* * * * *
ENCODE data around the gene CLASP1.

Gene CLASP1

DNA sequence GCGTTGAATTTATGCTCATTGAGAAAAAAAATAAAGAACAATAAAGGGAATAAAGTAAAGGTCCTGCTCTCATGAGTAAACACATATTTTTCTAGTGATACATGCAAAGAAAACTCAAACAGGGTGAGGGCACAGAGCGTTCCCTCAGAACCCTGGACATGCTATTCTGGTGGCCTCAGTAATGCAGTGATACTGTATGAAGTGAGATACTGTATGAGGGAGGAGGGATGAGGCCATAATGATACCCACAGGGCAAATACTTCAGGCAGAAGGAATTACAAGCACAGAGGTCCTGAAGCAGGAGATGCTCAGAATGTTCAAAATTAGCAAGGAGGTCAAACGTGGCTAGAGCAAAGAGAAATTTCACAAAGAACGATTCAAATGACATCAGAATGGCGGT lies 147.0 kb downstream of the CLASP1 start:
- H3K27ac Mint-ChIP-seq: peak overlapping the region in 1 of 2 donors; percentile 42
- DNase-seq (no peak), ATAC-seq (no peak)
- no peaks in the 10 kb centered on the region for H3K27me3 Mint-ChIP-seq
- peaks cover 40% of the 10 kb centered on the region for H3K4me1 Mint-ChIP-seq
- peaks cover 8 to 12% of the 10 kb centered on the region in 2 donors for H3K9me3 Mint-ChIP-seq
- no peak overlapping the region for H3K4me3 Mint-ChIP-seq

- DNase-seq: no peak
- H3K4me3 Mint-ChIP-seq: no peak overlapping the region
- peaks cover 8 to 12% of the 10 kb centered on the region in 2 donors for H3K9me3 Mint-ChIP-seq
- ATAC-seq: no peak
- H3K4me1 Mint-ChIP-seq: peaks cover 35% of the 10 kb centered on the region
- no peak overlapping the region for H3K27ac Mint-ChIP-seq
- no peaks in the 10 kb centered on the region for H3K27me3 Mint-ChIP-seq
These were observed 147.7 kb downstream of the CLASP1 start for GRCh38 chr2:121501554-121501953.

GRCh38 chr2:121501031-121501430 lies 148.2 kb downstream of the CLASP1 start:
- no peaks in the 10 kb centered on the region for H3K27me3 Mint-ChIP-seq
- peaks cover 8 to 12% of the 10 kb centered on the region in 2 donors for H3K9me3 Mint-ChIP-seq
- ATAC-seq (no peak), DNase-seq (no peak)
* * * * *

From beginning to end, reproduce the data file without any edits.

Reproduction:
ENCODE data around the gene CLASP1.

Gene CLASP1

DNA sequence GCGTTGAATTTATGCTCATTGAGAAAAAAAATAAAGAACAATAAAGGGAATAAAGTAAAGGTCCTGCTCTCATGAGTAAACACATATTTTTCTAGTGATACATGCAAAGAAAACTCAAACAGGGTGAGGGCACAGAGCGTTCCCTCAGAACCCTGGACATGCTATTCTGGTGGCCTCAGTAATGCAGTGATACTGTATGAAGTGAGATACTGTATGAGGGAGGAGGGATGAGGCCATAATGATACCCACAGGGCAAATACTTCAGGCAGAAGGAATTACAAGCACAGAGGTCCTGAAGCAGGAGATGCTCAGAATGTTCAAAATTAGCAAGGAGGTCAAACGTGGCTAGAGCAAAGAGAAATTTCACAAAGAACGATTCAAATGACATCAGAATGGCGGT lies 147.0 kb downstream of the CLASP1 start:
- H3K27ac Mint-ChIP-seq: peak overlapping the region in 1 of 2 donors; percentile 42
- DNase-seq (no peak), ATAC-seq (no peak)
- no peaks in the 10 kb centered on the region for H3K27me3 Mint-ChIP-seq
- peaks cover 40% of the 10 kb centered on the region for H3K4me1 Mint-ChIP-seq
- peaks cover 8 to 12% of the 10 kb centered on the region in 2 donors for H3K9me3 Mint-ChIP-seq
- no peak overlapping the region for H3K4me3 Mint-ChIP-seq

- DNase-seq: no peak
- H3K4me3 Mint-ChIP-seq: no peak overlapping the region
- peaks cover 8 to 12% of the 10 kb centered on the region in 2 donors for H3K9me3 Mint-ChIP-seq
- ATAC-seq: no peak
- H3K4me1 Mint-ChIP-seq: peaks cover 35% of the 10 kb centered on the region
- no peak overlapping the region for H3K27ac Mint-ChIP-seq
- no peaks in the 10 kb centered on the region for H3K27me3 Mint-ChIP-seq
These were observed 147.7 kb downstream of the CLASP1 start for GRCh38 chr2:121501554-121501953.

GRCh38 chr2:121501031-121501430 lies 148.2 kb downstream of the CLASP1 start:
- no peaks in the 10 kb centered on the region for H3K27me3 Mint-ChIP-seq
- peaks cover 8 to 12% of the 10 kb centered on the region in 2 donors for H3K9me3 Mint-ChIP-seq
- ATAC-seq (no peak), DNase-seq (no peak)